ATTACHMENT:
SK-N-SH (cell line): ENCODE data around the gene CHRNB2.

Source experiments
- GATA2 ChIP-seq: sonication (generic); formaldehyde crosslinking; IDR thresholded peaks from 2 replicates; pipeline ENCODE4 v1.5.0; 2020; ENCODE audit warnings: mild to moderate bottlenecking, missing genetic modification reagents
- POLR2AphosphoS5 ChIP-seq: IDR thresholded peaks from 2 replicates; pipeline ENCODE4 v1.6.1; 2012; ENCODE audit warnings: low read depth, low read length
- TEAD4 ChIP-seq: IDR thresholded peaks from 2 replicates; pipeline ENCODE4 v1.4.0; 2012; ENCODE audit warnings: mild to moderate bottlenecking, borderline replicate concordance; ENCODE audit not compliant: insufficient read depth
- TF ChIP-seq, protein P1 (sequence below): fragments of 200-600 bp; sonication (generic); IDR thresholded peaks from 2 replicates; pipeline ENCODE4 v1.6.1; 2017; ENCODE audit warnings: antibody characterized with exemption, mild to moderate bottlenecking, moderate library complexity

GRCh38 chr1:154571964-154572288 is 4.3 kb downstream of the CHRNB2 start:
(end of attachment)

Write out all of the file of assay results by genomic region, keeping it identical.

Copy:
SK-N-SH (cell line): ENCODE data around the gene CHRNB2.

Source experiments
- GATA2 ChIP-seq: sonication (generic); formaldehyde crosslinking; IDR thresholded peaks from 2 replicates; pipeline ENCODE4 v1.5.0; 2020; ENCODE audit warnings: mild to moderate bottlenecking, missing genetic modification reagents
- POLR2AphosphoS5 ChIP-seq: IDR thresholded peaks from 2 replicates; pipeline ENCODE4 v1.6.1; 2012; ENCODE audit warnings: low read depth, low read length
- TEAD4 ChIP-seq: IDR thresholded peaks from 2 replicates; pipeline ENCODE4 v1.4.0; 2012; ENCODE audit warnings: mild to moderate bottlenecking, borderline replicate concordance; ENCODE audit not compliant: insufficient read depth
- TF ChIP-seq, protein P1 (sequence below): fragments of 200-600 bp; sonication (generic); IDR thresholded peaks from 2 replicates; pipeline ENCODE4 v1.6.1; 2017; ENCODE audit warnings: antibody characterized with exemption, mild to moderate bottlenecking, moderate library complexity

GRCh38 chr1:154571964-154572288 is 4.3 kb downstream of the CHRNB2 start: